The better part of his life has been devoted to religion.
For more than 30 years, Dr. Harold Brockus was the Presbyterian pastor at the Good Samaritan Church in Pinellas Park. Sermons, missions, prayers. Everything you would expect from a place of worship and a man of God.
So when a school prayer bill landed on Gov. Rick Scott's desk this month, Rev. Brockus understandably had reason to care. Enough reason to put his name on a letter imploring the governor to do the right thing with this proposed law.
Don't sign it.
For the love of prayer, don't sign it.
Rev. Brockus jointly authored a letter with a Baptist minister and a rabbi to oppose this bill (SB 98) that would allow students to offer "inspirational messages'' at public school functions.
And, yes, you are reading that correctly.
Members of the Senate and the House — these would be your guardians of the government — think it's a fine idea to mix in a little church with state business.
Meanwhile, these three men of faith — the experts in the application of prayer — have been forced to argue against the blurring of religious and government lines.
"The separation of church and state is an American creation,'' Rev. Brockus said. "It's been good for the country, it's been good for the religious community … to keep the two separate."
Why would religious leaders fight a law promoting prayer? Mostly because they're worried the law would have the opposite impact of its supposed intention.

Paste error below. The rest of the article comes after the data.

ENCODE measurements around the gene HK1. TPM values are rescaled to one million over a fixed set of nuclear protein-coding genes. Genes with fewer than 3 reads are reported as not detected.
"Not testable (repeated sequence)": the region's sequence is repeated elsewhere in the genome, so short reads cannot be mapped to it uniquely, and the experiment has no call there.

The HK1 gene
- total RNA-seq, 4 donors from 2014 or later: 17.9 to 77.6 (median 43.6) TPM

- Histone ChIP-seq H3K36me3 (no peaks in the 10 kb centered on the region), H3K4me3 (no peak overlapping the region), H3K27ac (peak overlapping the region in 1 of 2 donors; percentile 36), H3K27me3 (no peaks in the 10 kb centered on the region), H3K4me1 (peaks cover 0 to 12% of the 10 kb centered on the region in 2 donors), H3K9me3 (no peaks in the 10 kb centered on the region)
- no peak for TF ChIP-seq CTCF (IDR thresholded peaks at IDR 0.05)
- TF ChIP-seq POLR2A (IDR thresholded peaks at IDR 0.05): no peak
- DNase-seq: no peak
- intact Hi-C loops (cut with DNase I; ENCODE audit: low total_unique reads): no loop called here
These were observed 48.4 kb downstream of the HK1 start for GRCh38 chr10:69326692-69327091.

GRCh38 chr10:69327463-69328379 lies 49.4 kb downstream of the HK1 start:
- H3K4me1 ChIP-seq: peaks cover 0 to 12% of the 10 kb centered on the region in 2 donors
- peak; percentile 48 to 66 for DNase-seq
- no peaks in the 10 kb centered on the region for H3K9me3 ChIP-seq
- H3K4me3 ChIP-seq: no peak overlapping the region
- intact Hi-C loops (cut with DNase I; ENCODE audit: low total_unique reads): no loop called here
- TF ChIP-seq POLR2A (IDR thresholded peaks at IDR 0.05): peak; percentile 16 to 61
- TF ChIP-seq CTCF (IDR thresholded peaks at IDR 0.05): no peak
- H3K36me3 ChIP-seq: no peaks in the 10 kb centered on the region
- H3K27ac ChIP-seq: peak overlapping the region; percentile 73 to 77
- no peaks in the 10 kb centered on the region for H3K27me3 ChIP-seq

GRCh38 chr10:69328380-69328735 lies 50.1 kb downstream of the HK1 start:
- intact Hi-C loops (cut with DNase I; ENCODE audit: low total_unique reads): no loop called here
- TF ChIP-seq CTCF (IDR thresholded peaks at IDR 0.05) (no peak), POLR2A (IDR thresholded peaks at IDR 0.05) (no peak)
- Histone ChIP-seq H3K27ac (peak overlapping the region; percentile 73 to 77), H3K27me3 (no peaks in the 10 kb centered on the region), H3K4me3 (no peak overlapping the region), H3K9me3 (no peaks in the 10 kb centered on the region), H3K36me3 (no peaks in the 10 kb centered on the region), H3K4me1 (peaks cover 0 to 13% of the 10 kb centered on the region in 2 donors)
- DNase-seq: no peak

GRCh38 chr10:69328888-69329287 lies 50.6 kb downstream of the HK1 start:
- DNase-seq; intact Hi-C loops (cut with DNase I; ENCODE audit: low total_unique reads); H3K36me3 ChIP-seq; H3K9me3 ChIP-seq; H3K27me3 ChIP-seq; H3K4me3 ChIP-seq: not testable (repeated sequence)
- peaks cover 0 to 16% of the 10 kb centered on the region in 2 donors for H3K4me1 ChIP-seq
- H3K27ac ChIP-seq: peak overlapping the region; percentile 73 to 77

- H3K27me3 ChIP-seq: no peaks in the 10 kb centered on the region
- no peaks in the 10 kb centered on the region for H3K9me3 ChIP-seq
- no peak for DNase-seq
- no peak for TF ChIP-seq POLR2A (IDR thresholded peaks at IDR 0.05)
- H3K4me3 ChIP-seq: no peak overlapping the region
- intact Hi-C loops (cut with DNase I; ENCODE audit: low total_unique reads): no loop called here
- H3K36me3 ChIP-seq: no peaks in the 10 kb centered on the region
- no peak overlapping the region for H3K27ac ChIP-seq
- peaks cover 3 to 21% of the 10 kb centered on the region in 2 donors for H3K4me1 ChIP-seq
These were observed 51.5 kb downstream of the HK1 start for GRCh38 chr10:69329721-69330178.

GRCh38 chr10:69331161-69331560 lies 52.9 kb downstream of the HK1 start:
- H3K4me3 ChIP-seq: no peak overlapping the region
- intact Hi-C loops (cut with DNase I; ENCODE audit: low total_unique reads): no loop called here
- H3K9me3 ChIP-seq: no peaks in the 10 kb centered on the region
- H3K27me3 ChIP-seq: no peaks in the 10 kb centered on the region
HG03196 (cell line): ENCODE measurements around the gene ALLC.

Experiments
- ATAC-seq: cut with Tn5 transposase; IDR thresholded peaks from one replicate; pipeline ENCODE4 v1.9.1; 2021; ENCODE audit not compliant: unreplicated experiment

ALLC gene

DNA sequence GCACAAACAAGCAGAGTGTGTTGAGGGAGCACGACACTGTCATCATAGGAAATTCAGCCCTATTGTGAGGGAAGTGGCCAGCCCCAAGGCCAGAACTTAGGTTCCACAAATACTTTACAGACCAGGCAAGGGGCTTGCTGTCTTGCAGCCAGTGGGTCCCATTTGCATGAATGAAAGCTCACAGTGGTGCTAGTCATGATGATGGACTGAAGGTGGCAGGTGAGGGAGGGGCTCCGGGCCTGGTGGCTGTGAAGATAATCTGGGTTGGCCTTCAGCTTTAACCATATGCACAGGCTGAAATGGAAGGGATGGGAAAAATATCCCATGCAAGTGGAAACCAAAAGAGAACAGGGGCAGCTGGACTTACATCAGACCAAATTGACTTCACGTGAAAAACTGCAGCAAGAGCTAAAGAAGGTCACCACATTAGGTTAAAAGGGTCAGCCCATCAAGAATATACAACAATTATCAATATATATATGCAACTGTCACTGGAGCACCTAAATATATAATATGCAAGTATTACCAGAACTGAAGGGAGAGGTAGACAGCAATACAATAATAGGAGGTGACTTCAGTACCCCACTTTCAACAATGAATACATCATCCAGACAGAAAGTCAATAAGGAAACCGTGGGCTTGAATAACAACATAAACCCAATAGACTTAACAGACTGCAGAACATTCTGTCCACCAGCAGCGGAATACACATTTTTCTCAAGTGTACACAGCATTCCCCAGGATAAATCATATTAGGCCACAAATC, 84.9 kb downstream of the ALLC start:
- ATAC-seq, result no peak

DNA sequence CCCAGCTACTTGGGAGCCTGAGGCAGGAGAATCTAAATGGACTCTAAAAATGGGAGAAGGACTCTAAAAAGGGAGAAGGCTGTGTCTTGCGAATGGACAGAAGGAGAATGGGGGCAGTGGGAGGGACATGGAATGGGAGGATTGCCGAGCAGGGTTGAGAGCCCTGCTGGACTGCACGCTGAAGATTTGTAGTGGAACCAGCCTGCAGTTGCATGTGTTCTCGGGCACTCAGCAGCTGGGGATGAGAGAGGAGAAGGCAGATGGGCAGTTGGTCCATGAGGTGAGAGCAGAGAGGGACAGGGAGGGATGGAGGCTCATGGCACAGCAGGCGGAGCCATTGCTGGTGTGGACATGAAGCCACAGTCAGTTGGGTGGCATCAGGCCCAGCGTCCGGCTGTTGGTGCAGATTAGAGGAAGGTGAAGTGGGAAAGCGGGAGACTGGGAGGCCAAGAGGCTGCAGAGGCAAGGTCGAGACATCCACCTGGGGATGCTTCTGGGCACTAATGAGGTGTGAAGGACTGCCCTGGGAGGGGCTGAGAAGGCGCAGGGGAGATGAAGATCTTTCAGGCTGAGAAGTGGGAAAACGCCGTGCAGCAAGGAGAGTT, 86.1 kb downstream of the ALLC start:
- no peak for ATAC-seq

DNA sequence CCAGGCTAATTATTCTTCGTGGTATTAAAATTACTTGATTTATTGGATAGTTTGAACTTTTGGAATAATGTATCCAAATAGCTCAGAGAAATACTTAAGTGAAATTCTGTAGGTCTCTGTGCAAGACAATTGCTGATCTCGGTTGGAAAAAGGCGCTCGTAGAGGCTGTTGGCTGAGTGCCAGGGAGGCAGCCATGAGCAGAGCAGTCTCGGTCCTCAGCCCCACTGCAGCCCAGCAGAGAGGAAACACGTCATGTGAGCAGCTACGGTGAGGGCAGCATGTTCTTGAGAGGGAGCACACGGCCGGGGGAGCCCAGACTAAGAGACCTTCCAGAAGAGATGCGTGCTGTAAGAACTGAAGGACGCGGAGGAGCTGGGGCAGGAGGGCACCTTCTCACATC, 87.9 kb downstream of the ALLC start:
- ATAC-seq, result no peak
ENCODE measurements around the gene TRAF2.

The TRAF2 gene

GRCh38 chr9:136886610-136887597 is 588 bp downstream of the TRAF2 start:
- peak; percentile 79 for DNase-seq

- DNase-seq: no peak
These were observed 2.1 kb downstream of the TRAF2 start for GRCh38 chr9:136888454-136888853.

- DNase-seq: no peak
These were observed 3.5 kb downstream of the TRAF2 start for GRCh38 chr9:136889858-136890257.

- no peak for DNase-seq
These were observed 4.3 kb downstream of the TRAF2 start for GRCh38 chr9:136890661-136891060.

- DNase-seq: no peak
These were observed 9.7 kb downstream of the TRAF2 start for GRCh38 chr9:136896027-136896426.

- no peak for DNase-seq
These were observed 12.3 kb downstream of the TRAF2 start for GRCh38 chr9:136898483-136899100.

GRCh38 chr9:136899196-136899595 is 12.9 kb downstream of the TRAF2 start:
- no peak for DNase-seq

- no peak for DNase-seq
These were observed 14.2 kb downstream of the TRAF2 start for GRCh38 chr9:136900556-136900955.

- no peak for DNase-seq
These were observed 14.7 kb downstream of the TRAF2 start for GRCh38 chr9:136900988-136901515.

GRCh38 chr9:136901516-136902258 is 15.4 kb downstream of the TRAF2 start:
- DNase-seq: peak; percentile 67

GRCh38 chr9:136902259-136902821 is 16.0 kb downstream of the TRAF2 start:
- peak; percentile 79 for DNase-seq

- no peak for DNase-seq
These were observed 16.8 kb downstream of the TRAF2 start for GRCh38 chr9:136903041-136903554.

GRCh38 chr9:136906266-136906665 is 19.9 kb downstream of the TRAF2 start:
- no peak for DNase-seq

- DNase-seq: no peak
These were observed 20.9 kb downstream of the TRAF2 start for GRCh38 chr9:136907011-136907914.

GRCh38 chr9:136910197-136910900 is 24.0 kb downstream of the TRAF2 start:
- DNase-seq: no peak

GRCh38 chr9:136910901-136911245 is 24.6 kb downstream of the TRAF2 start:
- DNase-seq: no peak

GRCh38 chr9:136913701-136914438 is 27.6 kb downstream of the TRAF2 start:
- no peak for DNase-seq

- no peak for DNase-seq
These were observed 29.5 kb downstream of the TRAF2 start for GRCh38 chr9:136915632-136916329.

If, for instance, a group of students wanted to promote Catholicism, how would that play among Baptists? Or how would Jewish students feel about an "inspirational message'' in the form of a Muslim prayer?
"It's not an issue of religious freedom for students except in the sense of students being free of the religious views of others,'' Rev. Brockus said.
Even if you move beyond the endless argument of a separation of church and state, there is the simple question of why this law is necessary.
Is prayer currently banned in schools? Absolutely not. Students are free to pray privately throughout the day.
They're also free to pray in their churches or synagogues or mosques. They are free to pray in their homes. They are free to pray at malls, if you want to take it that far.
Adding a law to the books that makes public prayer permissible at school events is simply inviting trouble on campuses and in courtrooms.
For you can bet it will face legal challenges. And that means school districts will be wasting money on lawyers instead of education.
I'm not sure Gov. Scott wants to explain how that is fiscally responsible.
"This bill is a solution in search of a problem,'' the ministers and rabbi wrote in their letter to Gov. Scott. "Forcing prayer upon public-school students not only violates the rights of those students, it also demeans the spiritual significance of religious belief.''
In the end, this isn't really a bill about prayer.
It is a way for legislators to pander to voters who may not fully understand the legal, financial and constitutional ramifications of this proposed law.
Prayer is not a government issue. And it shouldn't be a political ploy.
John Romano can be reached at firstname.lastname@example.org.